The US Federal Reserve has joined a consortium of central bankers supporting the Paris climate goals as it becomes more outspoken on the risk climate change poses to the global economy.
The move came as the Network for Greening the Financial System (NGFS), which includes 75 central banks, published a survey of its members’ plans for grappling with climate change. The Fed is one of eight new members to join the group this month and follows a pledge by US President-elect Joe Biden to rejoin the Paris climate accord, which is a requirement.
“As we develop our understanding of how best to assess the impact of climate change on the financial system, we look forward to continuing and deepening our discussions with our NGFS colleagues from around the world,” Jay Powell, the Fed chair, said.
According to the survey, only a small minority of central banks have discussed implementing operational changes to tackle climate change, despite believing in the impact it will have on economies.
The question of whether central banks should use their vast bond-buying programmes to fight climate change by selling the bonds of the heaviest carbon emitters and buying more green bonds is one of the most contentious areas of monetary policy.
Only seven respondents to the NGFS survey said they were “not currently considering taking climate-related measures”. Most of those considering action said it was aimed at “mitigation of financial risks stemming from exposures to climate-related risks on their balance sheets”.
But when asked if they had considered implementing measures to protect themselves from climate risk or to proactively support the transition to a low-carbon economy, more than half said they had not. The main obstacle to potential action identified by most of the respondents was “the risk of creating financial distortions”.
Clemens Fuest, head of the Ifo Institute in Munich, said it would be “very bad economic policy to use this as the basis for steering capital flows in an economy” adding that it would be tantamount to “a centrally planned economy”.
Most of the central banks surveyed by the NGFS said there needed to be better disclosure of climate risks by commercial lenders and bond issuers as well as more international co-ordination before they could take action in this area.
“The vast majority of central banks participating in our survey see scope for adjusting their operational frameworks to reflect climate-related risks,” said Sabine Mauderer, a Bundesbank executive who oversaw the NGFS survey. “Though central banks are clearly sensitive to climate risks, the implementation of specific measures is still at an early stage.”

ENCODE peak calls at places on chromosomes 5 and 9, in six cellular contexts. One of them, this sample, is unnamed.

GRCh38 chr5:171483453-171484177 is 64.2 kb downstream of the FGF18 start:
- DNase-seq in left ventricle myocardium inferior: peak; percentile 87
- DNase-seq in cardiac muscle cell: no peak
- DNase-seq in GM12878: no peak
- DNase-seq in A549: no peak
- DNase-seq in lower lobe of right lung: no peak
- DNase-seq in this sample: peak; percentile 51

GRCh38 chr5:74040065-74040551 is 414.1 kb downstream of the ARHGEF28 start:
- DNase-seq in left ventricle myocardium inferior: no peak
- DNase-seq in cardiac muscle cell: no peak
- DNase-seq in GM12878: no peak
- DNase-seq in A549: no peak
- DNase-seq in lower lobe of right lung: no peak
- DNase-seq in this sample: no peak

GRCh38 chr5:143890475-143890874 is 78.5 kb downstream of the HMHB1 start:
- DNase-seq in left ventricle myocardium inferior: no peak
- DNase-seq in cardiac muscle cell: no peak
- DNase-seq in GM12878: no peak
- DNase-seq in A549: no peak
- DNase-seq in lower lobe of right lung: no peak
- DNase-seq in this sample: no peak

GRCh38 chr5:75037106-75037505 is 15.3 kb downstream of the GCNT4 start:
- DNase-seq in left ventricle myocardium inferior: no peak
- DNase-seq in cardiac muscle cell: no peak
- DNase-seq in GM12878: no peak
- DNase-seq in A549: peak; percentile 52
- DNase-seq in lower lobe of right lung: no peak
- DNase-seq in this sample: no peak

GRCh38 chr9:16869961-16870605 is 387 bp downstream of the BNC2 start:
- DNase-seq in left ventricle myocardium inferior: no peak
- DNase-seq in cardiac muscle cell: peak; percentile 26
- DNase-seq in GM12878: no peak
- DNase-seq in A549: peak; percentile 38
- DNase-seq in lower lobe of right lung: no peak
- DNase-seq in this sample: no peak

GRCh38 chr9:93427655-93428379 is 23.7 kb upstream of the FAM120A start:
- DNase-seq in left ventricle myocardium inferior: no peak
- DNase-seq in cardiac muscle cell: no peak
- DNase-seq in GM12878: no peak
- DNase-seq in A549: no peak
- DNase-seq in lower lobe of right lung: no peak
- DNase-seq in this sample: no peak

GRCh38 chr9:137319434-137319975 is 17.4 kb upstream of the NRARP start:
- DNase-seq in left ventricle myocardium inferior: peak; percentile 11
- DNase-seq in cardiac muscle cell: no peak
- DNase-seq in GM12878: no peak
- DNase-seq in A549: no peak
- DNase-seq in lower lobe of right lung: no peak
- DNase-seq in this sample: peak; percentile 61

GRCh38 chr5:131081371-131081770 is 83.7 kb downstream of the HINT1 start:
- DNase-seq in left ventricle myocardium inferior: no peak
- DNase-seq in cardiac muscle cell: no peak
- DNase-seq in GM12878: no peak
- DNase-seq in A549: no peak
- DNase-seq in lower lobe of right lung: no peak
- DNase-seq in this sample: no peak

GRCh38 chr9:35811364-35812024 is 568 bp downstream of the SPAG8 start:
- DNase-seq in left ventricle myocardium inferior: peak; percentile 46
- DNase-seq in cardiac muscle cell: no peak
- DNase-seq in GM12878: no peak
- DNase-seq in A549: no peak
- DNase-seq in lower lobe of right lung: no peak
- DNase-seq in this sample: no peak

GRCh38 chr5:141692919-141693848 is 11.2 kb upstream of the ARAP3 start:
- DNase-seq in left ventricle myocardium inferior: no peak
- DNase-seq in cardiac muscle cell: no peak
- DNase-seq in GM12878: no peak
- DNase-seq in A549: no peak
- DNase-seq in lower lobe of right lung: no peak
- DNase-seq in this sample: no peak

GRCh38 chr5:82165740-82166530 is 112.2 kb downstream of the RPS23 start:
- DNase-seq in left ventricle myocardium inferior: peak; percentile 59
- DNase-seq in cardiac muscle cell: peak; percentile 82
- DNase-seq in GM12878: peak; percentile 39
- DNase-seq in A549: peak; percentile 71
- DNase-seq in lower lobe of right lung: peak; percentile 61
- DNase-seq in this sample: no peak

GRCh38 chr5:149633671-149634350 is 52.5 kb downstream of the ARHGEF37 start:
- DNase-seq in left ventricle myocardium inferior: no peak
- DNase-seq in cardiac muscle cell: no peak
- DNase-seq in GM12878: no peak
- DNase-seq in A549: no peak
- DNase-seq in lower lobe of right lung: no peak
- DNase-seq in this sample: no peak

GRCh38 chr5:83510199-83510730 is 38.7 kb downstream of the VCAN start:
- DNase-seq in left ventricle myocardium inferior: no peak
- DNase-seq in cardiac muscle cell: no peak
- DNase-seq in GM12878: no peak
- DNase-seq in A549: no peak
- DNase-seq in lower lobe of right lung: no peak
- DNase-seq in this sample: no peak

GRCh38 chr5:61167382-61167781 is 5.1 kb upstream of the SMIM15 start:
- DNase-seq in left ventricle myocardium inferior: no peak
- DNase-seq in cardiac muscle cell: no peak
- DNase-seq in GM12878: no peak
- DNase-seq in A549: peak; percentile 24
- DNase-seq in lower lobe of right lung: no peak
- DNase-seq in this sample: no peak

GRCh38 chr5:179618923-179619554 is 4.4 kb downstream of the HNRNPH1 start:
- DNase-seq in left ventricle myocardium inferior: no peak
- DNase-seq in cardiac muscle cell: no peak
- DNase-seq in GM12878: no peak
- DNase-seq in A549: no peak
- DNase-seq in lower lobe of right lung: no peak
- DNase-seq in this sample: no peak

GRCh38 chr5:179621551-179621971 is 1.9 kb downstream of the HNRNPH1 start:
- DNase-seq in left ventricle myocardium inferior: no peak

Christine Lagarde, the European Central Bank president, has promised to make tackling climate change a key part of its strategy review, which is due to be completed next year.
Environmental campaigners have accused the ECB of reinforcing the market’s bias in favour of heavy carbon-emitters such as oil and gas companies, utilities and airlines because these sectors issue more bonds than most others.
Ms Lagarde has said central bankers should “ask themselves” if they are taking “excessive risk” by trusting investors to price environmental issues. She said the ECB would consider ditching the “market neutrality” principle that means it always buys bonds in proportion to the overall market.
However, this was rejected by Jens Weidmann, head of Germany’s central bank and a member of the ECB governing council, who wrote in the Financial Times last month that “it is not up to us to correct market distortions and political actions or omissions”.
Mr Weidmann added that the ECB “should consider only purchasing securities or accepting them as collateral for monetary policy purposes if their issuers meet certain climate-related reporting obligations”, as well as only using credit ratings that incorporate climate risks.